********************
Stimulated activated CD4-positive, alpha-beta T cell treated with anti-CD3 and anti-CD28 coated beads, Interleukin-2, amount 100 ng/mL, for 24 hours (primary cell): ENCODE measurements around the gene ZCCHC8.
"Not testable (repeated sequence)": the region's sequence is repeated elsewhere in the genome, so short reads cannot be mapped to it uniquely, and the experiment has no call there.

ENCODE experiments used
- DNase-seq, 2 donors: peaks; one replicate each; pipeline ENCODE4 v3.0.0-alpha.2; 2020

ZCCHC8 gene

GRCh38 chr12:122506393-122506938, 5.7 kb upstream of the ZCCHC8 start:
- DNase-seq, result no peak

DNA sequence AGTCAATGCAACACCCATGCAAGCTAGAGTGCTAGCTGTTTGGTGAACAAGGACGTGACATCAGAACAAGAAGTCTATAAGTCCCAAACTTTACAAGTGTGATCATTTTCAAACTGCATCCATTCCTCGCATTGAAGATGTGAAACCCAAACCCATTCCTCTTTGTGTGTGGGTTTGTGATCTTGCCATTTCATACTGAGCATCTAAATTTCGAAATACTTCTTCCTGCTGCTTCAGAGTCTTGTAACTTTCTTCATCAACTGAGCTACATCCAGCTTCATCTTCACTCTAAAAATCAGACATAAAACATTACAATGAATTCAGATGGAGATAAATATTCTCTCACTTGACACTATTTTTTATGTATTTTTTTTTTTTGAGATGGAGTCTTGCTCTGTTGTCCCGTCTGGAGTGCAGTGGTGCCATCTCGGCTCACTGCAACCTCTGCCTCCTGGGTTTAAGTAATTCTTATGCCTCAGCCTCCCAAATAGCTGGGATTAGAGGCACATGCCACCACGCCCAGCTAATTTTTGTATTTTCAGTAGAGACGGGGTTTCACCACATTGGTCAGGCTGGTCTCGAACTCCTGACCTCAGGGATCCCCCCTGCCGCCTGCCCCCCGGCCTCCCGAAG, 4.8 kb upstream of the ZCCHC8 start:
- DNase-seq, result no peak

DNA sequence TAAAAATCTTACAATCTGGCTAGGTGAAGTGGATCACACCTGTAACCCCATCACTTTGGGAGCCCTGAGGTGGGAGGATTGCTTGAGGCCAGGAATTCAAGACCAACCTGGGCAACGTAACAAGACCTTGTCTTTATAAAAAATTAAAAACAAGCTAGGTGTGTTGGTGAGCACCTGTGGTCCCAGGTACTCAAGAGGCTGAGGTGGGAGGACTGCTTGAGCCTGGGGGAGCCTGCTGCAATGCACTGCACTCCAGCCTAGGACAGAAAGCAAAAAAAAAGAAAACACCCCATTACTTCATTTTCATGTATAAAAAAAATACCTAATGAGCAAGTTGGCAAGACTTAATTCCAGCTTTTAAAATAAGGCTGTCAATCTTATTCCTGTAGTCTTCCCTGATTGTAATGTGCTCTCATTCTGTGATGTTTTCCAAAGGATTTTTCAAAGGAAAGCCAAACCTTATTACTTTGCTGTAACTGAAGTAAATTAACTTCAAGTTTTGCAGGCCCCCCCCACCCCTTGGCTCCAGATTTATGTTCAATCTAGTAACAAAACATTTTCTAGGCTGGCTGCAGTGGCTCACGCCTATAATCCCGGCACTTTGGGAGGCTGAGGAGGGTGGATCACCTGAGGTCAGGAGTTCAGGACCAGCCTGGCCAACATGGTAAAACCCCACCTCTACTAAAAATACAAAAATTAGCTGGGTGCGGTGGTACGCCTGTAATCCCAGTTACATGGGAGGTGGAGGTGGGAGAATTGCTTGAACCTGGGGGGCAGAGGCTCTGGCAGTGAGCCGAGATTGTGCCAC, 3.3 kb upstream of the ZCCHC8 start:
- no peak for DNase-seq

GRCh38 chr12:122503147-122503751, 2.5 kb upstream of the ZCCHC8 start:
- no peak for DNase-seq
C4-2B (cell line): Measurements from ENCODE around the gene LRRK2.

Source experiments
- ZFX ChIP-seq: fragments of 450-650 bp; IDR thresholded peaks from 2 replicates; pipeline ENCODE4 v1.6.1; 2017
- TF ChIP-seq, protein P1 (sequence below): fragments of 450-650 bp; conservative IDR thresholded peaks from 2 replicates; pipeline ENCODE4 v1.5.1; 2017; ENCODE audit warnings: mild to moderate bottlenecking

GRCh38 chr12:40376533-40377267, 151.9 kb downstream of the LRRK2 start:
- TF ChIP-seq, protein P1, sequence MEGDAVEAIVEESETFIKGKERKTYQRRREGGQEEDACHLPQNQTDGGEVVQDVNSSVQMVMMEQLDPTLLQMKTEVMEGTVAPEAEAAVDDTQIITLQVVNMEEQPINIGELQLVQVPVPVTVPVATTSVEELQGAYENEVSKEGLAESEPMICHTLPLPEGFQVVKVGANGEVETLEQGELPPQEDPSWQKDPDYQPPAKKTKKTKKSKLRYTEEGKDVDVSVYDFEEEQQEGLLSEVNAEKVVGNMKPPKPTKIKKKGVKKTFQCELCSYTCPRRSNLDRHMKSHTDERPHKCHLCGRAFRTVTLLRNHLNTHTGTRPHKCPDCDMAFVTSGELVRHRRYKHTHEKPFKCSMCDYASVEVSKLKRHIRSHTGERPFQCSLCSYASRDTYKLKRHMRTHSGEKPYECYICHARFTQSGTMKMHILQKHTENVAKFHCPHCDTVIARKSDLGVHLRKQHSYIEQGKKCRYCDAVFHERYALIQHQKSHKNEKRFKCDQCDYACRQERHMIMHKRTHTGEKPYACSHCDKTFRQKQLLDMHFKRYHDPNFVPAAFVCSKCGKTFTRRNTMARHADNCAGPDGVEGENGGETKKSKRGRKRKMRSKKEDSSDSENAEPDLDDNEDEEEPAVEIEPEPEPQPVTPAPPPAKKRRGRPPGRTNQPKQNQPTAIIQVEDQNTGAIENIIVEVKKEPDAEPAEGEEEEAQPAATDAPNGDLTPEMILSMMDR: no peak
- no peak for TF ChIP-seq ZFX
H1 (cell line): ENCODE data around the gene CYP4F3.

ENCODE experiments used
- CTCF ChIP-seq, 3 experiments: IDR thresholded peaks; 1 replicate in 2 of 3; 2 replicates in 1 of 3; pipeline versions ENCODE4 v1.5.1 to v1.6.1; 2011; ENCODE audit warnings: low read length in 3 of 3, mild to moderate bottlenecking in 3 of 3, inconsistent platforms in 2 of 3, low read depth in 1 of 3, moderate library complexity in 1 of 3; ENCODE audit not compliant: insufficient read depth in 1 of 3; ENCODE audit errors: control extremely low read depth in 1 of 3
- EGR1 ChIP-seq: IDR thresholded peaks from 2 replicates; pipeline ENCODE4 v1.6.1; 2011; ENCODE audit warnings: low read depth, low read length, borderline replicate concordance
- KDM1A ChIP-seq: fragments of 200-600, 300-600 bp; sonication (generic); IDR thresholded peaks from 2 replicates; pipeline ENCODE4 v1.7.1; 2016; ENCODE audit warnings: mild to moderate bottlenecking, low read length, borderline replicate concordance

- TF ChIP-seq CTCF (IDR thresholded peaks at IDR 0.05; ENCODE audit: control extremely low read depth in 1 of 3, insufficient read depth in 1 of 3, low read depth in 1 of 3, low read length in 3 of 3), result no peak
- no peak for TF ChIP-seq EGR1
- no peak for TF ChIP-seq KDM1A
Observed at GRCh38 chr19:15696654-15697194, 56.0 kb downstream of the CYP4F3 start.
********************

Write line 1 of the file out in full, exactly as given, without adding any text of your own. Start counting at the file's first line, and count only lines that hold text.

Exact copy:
Stimulated activated CD4-positive, alpha-beta T cell treated with anti-CD3 and anti-CD28 coated beads, Interleukin-2, amount 100 ng/mL, for 24 hours (primary cell): ENCODE measurements around the gene ZCCHC8.